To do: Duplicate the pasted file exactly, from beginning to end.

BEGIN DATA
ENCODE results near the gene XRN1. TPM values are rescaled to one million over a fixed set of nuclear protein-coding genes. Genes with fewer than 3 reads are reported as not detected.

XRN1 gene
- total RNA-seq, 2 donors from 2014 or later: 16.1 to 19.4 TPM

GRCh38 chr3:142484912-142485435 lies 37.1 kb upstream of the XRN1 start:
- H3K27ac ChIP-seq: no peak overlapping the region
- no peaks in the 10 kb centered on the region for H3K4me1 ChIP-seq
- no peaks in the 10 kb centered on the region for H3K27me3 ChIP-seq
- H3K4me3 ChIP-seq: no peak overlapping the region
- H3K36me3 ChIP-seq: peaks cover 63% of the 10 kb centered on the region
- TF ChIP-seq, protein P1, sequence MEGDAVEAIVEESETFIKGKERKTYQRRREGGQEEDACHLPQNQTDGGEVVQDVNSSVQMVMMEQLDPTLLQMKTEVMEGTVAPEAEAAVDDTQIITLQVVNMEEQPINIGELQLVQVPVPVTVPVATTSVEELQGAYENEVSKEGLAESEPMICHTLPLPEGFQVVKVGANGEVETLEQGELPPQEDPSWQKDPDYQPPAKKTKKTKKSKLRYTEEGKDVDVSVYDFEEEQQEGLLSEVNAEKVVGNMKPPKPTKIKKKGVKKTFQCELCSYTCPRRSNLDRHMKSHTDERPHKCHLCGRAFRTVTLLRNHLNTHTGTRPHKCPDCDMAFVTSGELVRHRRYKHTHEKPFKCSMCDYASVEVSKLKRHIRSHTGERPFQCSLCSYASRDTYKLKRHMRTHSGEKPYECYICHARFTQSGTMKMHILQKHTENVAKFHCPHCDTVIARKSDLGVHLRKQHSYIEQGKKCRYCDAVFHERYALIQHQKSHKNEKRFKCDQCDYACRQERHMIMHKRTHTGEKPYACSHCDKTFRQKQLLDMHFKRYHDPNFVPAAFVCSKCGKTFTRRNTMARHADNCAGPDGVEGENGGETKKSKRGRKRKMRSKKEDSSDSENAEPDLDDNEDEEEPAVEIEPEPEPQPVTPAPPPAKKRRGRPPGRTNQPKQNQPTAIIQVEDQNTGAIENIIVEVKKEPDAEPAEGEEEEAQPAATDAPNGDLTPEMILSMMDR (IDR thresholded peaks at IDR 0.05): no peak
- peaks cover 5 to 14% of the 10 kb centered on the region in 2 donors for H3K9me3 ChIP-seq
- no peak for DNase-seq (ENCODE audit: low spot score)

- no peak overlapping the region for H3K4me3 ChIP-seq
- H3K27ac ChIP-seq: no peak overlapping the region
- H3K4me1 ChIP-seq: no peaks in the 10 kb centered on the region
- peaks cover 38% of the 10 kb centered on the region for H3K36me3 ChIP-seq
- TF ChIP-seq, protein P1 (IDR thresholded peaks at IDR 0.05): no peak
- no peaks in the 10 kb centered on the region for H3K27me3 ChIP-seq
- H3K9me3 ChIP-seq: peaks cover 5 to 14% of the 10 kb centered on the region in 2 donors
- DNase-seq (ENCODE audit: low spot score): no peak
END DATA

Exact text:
ENCODE results near the gene XRN1. TPM values are rescaled to one million over a fixed set of nuclear protein-coding genes. Genes with fewer than 3 reads are reported as not detected.

XRN1 gene
- total RNA-seq, 2 donors from 2014 or later: 16.1 to 19.4 TPM

GRCh38 chr3:142484912-142485435 lies 37.1 kb upstream of the XRN1 start:
- H3K27ac ChIP-seq: no peak overlapping the region
- no peaks in the 10 kb centered on the region for H3K4me1 ChIP-seq
- no peaks in the 10 kb centered on the region for H3K27me3 ChIP-seq
- H3K4me3 ChIP-seq: no peak overlapping the region
- H3K36me3 ChIP-seq: peaks cover 63% of the 10 kb centered on the region
- TF ChIP-seq, protein P1, sequence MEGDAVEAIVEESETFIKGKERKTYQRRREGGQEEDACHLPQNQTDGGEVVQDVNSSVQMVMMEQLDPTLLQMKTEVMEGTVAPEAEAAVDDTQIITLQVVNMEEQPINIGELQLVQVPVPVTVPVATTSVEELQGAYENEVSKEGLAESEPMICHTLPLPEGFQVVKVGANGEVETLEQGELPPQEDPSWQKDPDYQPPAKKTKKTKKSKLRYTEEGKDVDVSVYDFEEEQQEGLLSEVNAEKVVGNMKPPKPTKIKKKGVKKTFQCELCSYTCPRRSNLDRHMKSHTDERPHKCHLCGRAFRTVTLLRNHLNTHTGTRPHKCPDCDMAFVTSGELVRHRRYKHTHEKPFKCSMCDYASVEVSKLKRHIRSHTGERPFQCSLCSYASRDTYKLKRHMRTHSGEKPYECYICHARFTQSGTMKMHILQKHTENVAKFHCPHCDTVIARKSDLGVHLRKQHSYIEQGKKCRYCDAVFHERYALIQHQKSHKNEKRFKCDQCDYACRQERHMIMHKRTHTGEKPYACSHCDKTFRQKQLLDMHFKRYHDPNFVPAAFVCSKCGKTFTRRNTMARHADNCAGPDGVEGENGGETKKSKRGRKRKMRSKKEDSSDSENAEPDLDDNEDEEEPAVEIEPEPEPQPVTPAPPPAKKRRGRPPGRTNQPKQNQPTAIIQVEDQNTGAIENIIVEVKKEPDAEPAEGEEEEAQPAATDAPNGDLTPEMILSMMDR (IDR thresholded peaks at IDR 0.05): no peak
- peaks cover 5 to 14% of the 10 kb centered on the region in 2 donors for H3K9me3 ChIP-seq
- no peak for DNase-seq (ENCODE audit: low spot score)

- no peak overlapping the region for H3K4me3 ChIP-seq
- H3K27ac ChIP-seq: no peak overlapping the region
- H3K4me1 ChIP-seq: no peaks in the 10 kb centered on the region
- peaks cover 38% of the 10 kb centered on the region for H3K36me3 ChIP-seq
- TF ChIP-seq, protein P1 (IDR thresholded peaks at IDR 0.05): no peak
- no peaks in the 10 kb centered on the region for H3K27me3 ChIP-seq
- H3K9me3 ChIP-seq: peaks cover 5 to 14% of the 10 kb centered on the region in 2 donors
- DNase-seq (ENCODE audit: low spot score): no peak